Is an echocardiogram or MUGA assessment required when a patient is receiving Kadcyla?
Dr Duncan Wheatley: It was done in the study and is standard practice on any HER2 therapy.5,8,9 I expect with time we will gradually do less as we get more real-life data, as long as it shows very low cardiac toxicity.
Should all patients with residual invasive disease be offered 14 cycles of Kadcyla, or can we reduce number of cycles based on the amount of residual invasive disease?
Dr Duncan Wheatley: All patients received 14 cycles unless stopped due to toxicity or patient choice.7,8 Therefore, no data exist on a shortened schedule. However, if Kadcyla treatment needs to stop due to toxicity this is another issue and I would switch to trastuzumab if they had received under a year. It is tempting and plausible to think that a small amount of residual invasive disease needs little, and large residual invasive disease needs lots but we do not know.
Kadcyla (trastuzumab emtansine) Access Guidance in Early Breast Cancer**
National Institute for Health and Care Excellence (NICE) recommendation
Kadcyla is recommended, within its marketing authorisation, as an option for the adjuvant treatment of HER2-positive eBC in adults who have residual invasive disease, in the breast or lymph nodes, after neoadjuvant taxane-based and HER2-targeted therapy.†10,11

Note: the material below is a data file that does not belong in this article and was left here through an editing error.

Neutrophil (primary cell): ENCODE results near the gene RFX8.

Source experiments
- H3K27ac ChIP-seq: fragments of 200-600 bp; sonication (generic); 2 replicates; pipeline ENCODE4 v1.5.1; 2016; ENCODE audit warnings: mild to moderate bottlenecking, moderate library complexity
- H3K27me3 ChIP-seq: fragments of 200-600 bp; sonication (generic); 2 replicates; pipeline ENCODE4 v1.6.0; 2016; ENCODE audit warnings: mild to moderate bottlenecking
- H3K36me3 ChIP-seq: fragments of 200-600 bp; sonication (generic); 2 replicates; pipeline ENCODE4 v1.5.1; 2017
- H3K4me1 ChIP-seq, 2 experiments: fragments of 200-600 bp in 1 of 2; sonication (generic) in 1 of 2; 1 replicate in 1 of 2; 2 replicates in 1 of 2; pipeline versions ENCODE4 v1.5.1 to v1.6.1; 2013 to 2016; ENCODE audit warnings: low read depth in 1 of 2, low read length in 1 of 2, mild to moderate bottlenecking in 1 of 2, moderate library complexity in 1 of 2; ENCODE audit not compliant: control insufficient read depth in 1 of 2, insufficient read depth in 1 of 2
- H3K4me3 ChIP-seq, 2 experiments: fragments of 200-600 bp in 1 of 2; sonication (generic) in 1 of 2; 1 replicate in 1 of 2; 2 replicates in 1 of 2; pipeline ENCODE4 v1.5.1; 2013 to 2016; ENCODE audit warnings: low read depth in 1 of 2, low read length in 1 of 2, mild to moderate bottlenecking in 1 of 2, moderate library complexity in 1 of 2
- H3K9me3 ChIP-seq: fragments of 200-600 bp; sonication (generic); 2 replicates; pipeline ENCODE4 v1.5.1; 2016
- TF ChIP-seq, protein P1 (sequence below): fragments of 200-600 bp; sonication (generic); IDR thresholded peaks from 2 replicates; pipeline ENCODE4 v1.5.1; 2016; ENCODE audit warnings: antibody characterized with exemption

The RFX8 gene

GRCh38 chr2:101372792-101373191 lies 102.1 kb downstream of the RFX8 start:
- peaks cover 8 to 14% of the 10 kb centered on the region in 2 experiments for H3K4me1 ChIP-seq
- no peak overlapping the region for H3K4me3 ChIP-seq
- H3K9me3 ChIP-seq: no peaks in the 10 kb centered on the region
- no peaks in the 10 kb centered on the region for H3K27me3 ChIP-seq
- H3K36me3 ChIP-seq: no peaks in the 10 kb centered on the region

Scottish Medicines Consortium (SMC) recommendation
Kadcyla is accepted, as a single agent, for the adjuvant treatment of adult patients with HER2-positive eBC who have residual invasive disease, in the breast and/or lymph nodes, after neoadjuvant taxane-based and HER2-targeted therapy.§11,12
- Hariri N et al. Appl Immunohistochem Mol Morphol 2019;27:1‒7.
- Gahlaut R et al. Eur J Cancer 2016;60:40‒48.
- Kuehn T et al. The Lancet 2013;14:609‒618.
- King T et al. SABCS 2017. PL3.
- NICE. Guideline: Early and Locally Advanced Breast Cancer NG101. 2018.
- Trastuzumab Emtansine. NHS National Cancer Drugs Fund List. Available at: https://www.england.nhs.uk/wp-content/uploads/2017/04/National-Cancer-Drugs-Fund-List_ver1.194_-02112021_MASTER.pdf. Last accessed: 9th November 2021.
- von Minckwitz G et al. N Engl J Med 2019;380:617–628.
- von Minckwitz G et al. N Engl J Med 2019;380:617–628. Supplementary Appendix.
- Kadcyla Prescribing Information. Available at: http://www.roche-images.co.uk/pi/Kadcyla_BC.pdf. Last accessed: 9th November 2021.
- NICE. Technology Appraisal Guidance TA632. 2020
- Kadcyla Summary of Product Characteristics
- SMC. SMC2298. 2020
Date of preparation: November 2021